A few weeks back, I was watching the India vs England One-Day International match at the storied Lord’s, the home of cricket, when a young man who appeared to be in his mid-thirties occupied the seat next to mine. Perfunctory confabulations followed, and judging by the casual impertinence with which his companion spoke to some spectators nearby, it was quite apparent that they felt at home at Westminster.
“Are you a resident here or a visitor like me?”, I asked, which was basically a rhetorical enquiry. He sipped his rose wine, and said: “No, I moved here permanently two years ago. I am a jeweller by profession. The pollution in Delhi was unbearable, and the health infrastructure collapse during the pandemic gave us the heebie-jeebies. There was no way I was going to expose my young son to the nightmare of dengue and mindless traffic-jams.” He looked like a comfortably satiated businessman living the high life in a First World country. Strawberries and cream.
Returning from London to Mumbai, the British Airways flight was substantially overbooked. Perhaps people were trying to escape the unprecedented heat wave gripping Europe. But the hard data on Indians renouncing citizenship to live abroad that was released by the Ministry of Home Affairs demonstrated that there was a reverse outflow. It certainly has little to do with the renowned Indian summer, famous for its stifling, sweltering, scorching temperature.
So, what gives? Are we seeing the Great Brain Drain 2.0? More importantly, is it reversible, if that is indeed a recommended strategy?
First, let’s get one seminal fact straight — people don’t leave countries unless there is a compelling push or pull factor. Or both as is often practically the case. Besides the enormous financial cost of a global relocation, there is the larger emotional upheaval of being sequestered from close family bonds. Unlike the western world, India is not yet moulded in the culture of hyper-individualism or materialism, where people seek greener pastures in pursuit of either big green-bucks or their own passions. Family considerations have a disproportionately huge influence on personal career and business decisions.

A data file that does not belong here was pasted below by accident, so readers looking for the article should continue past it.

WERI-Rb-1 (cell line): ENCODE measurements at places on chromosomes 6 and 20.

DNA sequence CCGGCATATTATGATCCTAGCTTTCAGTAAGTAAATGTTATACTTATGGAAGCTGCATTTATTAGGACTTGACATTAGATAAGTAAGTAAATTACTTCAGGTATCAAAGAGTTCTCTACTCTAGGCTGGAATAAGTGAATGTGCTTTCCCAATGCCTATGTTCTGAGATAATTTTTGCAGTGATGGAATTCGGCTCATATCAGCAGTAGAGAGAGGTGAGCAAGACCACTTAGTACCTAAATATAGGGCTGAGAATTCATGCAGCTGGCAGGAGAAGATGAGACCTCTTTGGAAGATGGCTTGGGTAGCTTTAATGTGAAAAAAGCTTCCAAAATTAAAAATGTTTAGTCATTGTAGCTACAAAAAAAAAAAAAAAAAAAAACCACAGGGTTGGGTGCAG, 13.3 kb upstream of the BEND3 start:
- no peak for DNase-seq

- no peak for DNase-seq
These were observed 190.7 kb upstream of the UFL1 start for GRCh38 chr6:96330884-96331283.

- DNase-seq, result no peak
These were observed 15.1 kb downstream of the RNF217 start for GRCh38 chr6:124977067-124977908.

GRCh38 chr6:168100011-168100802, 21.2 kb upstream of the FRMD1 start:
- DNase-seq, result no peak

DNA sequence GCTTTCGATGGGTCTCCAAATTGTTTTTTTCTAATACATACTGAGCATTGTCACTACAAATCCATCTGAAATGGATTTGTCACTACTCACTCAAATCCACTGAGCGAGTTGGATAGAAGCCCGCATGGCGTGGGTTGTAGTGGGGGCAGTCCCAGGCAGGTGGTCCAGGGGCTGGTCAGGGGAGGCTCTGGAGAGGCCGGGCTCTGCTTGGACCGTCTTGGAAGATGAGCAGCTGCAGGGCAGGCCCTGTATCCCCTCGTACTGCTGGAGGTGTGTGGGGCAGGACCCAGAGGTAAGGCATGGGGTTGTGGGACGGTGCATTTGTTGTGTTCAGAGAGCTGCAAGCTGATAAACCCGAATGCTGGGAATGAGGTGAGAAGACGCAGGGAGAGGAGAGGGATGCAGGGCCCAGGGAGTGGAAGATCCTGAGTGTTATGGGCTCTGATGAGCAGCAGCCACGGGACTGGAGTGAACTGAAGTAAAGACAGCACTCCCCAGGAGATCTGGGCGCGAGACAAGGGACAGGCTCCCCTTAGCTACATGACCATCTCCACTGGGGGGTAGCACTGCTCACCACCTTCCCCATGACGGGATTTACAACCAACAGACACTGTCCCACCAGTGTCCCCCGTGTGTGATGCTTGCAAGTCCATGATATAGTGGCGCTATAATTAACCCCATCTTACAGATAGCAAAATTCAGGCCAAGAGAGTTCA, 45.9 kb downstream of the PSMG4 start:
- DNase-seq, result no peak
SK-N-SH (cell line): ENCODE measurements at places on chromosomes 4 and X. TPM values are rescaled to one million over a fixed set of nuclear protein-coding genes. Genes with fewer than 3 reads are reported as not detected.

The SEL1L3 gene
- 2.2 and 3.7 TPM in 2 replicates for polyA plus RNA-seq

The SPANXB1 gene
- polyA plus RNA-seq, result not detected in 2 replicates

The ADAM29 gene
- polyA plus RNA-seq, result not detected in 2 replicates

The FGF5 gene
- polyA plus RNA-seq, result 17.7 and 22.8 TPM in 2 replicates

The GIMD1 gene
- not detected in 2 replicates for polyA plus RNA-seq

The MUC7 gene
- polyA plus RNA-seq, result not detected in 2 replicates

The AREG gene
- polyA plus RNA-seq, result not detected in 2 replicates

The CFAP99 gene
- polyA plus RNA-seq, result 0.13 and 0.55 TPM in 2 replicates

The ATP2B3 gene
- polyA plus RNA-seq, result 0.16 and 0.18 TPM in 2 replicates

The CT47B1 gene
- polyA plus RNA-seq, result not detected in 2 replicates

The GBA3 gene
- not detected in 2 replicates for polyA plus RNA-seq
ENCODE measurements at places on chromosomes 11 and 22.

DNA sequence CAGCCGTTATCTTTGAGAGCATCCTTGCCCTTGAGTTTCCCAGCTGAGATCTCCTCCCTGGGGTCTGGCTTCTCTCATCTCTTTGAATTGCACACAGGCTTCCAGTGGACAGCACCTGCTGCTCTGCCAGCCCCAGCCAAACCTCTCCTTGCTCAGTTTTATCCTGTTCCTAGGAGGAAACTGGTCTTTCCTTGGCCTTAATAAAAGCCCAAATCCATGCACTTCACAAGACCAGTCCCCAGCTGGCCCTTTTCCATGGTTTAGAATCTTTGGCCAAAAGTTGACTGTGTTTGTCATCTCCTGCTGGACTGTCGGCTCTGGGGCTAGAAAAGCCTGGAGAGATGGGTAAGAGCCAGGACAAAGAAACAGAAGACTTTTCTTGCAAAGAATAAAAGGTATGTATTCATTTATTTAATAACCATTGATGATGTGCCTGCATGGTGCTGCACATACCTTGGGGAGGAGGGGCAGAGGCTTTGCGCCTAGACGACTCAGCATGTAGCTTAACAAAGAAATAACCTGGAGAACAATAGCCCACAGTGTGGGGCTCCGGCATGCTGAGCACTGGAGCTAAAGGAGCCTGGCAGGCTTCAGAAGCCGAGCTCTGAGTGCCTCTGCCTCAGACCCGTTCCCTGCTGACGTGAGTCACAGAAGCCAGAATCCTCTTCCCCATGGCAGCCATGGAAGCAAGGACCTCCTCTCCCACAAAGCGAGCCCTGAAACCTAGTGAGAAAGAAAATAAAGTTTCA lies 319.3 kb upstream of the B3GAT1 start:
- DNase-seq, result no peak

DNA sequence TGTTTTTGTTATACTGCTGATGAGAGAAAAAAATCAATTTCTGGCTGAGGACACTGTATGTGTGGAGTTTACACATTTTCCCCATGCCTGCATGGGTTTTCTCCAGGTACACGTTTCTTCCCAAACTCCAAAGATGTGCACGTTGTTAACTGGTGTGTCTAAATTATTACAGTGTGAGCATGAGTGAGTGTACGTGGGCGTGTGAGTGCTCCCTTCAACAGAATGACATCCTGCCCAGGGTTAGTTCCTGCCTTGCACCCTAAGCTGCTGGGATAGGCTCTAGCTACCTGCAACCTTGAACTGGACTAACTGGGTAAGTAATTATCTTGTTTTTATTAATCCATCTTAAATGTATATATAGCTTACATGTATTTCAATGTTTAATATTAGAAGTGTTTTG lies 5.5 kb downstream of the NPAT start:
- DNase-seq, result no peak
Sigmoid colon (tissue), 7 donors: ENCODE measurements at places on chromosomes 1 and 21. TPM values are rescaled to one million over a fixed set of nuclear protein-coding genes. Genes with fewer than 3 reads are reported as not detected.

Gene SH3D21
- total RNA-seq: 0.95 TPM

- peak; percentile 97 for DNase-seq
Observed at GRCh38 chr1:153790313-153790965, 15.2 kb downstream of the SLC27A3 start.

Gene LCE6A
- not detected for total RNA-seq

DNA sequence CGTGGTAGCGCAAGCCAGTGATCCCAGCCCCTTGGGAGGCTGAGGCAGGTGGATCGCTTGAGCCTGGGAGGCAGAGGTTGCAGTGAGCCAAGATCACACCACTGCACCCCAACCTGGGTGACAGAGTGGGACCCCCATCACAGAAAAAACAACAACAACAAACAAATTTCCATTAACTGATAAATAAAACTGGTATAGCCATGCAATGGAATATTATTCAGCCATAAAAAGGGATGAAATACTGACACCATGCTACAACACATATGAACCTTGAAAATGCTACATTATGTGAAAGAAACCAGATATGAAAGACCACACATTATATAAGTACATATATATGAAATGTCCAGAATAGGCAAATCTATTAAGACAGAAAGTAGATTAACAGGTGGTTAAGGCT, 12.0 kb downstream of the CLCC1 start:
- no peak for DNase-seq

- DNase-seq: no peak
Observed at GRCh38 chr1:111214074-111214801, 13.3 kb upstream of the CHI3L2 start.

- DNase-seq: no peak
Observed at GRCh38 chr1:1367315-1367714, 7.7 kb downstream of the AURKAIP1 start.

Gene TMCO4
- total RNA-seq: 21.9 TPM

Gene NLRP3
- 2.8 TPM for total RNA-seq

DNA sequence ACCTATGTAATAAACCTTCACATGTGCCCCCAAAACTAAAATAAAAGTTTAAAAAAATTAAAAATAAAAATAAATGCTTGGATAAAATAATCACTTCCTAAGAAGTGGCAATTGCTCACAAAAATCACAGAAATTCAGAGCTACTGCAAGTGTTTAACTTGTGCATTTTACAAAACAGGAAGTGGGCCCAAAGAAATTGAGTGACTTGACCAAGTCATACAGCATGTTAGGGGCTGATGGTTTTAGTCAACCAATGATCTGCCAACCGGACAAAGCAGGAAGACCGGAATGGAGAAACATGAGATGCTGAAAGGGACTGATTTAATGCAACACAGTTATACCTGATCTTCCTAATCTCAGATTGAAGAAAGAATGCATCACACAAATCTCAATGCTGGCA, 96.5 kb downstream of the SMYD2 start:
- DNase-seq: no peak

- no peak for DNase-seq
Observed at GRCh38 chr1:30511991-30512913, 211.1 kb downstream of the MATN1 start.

Shifting overseas is a tectonic shift, quite literally. Thus, the startling data that nearly 9.3 lakh people surrendered their Indian passports since 2015 must worry us all. Is this a secular trend, or are we experiencing the beginnings of an unstoppable and exponentially rising migration?
There are four factors that become germane:
1) India still suffers from the Third World syndrome
Despite becoming one of the top three world economies (based on purchasing power parity index) and attracting FDI (foreign direct investment) of $83.57 billion in 2021-22, we still struggle for basic amenities: clean drinking water, public health infrastructure, efficient inter- and intra-city transport systems, educational architecture, organised traffic management, and assured delivery of government services.
I think the second wave of the COVID-19 pandemic, which was like a horrific nightmare has seriously wounded, if not altogether irretrievably damaged the confidence of many. That is why it is the First World countries such as the United States, Canada, the United Kingdom, Australia, Italy, Singapore, etc. that most are peregrinating to.
2) Ease of Doing Business is a myth
The fact that the World Bank actually scrapped the Ease of Doing Business ranking was because it was being rigged, it’s publicly known parameters subject to easy manipulation. In India, we suffer from bureaucratic cholesterol, the legacy of the pre-1991 days, still lingering in bits and parts. Even where red tape may have somewhat become more elastic, the fact is that Big Brother can still be arbitrary, ad hoc, and astronomically autocratic. India’s MSME sector has taken a huge avalanche-like hit, and for every hyped unicorn there are hundreds that struggle to get elementary business-friendly support. Any surprise that 23,000 dollar-denominated millionaires have left India between 2014 and 2018 alone? The average age of Indian settling abroad is 38 years; they are at the zenith of their entrepreneurial enterprise. That is an enormous loss of human capital.
3) Diminishing faith in institutional governance, and criminal justice system
Legal roadblocks, institutional harassment, cumbersome delays in closure of disputed cases, bribery and corruption, etc. have corroded business confidence besides frightening individuals who believe they are up against a tyrannical State power. Now although many of these grievous fault-lines have existed since time immemorial, they have exacerbated in recent times. The international terminal at the airport is the shortest route to salvation.
4) The rise of millennials and zillennials
Globally, the new, aware young, are upending the old social order. They are challenging the antediluvian status quo. The fact that India has only 43 percent in the working-age population that are employed is a manifestation of the unemployment catastrophe. Those who go to study abroad, therefore choose to remain there. But the young are also distressed about Climate Change, gender discrimination, sectarian warfare, authoritarian bullying, rising crime graph, and political radicalism. It is, therefore, hardly a surprise that the highest immigration exits are happening from China, Russia, and India, along with Iran, Qatar, and Hong Kong.For sure, attractive destinations in the First World nations is a magnetic draw. But the real reason people are leaving is because they are losing hope in the land they grew up in….and love.